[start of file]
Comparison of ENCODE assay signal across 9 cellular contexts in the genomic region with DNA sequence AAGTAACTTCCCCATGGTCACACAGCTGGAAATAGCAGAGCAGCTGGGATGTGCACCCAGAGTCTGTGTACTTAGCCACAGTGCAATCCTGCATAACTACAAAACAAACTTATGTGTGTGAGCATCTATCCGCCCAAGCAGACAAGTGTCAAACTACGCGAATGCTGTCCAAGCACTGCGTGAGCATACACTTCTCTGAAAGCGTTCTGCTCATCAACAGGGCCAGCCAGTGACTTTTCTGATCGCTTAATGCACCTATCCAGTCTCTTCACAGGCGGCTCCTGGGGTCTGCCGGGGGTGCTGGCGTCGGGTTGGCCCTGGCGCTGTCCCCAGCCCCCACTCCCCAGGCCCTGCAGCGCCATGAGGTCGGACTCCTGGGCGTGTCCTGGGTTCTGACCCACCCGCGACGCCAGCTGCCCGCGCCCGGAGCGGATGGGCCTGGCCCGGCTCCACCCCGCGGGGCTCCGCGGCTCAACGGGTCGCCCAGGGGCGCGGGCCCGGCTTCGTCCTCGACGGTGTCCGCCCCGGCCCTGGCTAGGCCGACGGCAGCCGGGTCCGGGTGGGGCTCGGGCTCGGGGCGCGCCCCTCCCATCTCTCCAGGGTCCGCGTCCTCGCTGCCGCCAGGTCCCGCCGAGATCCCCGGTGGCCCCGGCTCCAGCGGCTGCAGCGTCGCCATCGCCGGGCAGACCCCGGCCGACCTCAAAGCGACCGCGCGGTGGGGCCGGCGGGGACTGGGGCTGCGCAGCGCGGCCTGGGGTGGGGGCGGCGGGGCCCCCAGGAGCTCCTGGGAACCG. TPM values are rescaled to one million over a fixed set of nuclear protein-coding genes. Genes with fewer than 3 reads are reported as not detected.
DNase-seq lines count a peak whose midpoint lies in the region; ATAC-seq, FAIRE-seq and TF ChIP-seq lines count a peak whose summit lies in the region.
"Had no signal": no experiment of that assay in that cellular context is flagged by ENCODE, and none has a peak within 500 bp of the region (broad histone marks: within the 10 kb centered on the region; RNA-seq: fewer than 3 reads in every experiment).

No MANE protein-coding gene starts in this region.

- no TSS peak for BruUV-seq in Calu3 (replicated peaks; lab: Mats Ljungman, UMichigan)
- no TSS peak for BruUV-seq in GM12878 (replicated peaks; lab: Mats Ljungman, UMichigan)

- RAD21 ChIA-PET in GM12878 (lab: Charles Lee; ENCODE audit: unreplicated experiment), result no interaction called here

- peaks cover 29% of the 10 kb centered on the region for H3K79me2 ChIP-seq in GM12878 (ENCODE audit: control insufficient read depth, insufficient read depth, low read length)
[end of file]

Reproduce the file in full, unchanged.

Comparison of ENCODE assay signal across 9 cellular contexts in the genomic region with DNA sequence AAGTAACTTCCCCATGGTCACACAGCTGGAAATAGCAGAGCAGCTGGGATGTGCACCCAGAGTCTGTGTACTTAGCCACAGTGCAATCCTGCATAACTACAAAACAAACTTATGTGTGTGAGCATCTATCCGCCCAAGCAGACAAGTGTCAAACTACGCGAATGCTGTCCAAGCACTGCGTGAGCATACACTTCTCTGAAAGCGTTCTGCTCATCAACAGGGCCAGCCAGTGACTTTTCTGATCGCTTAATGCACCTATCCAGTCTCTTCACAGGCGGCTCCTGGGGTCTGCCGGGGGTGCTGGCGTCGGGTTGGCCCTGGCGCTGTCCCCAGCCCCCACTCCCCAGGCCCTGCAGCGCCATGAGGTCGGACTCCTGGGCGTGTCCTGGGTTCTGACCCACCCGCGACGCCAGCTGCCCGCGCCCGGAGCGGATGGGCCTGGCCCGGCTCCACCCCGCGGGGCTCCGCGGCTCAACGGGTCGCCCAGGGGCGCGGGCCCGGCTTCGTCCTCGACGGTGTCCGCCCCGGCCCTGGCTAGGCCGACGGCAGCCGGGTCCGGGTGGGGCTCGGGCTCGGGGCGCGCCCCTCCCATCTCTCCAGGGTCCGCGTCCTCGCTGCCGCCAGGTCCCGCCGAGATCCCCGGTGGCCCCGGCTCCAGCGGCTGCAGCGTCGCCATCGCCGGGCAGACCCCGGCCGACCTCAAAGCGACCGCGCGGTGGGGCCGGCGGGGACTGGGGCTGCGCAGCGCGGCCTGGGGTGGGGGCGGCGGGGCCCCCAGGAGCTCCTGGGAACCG. TPM values are rescaled to one million over a fixed set of nuclear protein-coding genes. Genes with fewer than 3 reads are reported as not detected.
DNase-seq lines count a peak whose midpoint lies in the region; ATAC-seq, FAIRE-seq and TF ChIP-seq lines count a peak whose summit lies in the region.
"Had no signal": no experiment of that assay in that cellular context is flagged by ENCODE, and none has a peak within 500 bp of the region (broad histone marks: within the 10 kb centered on the region; RNA-seq: fewer than 3 reads in every experiment).

No MANE protein-coding gene starts in this region.

- no TSS peak for BruUV-seq in Calu3 (replicated peaks; lab: Mats Ljungman, UMichigan)
- no TSS peak for BruUV-seq in GM12878 (replicated peaks; lab: Mats Ljungman, UMichigan)

- RAD21 ChIA-PET in GM12878 (lab: Charles Lee; ENCODE audit: unreplicated experiment), result no interaction called here

- peaks cover 29% of the 10 kb centered on the region for H3K79me2 ChIP-seq in GM12878 (ENCODE audit: control insufficient read depth, insufficient read depth, low read length)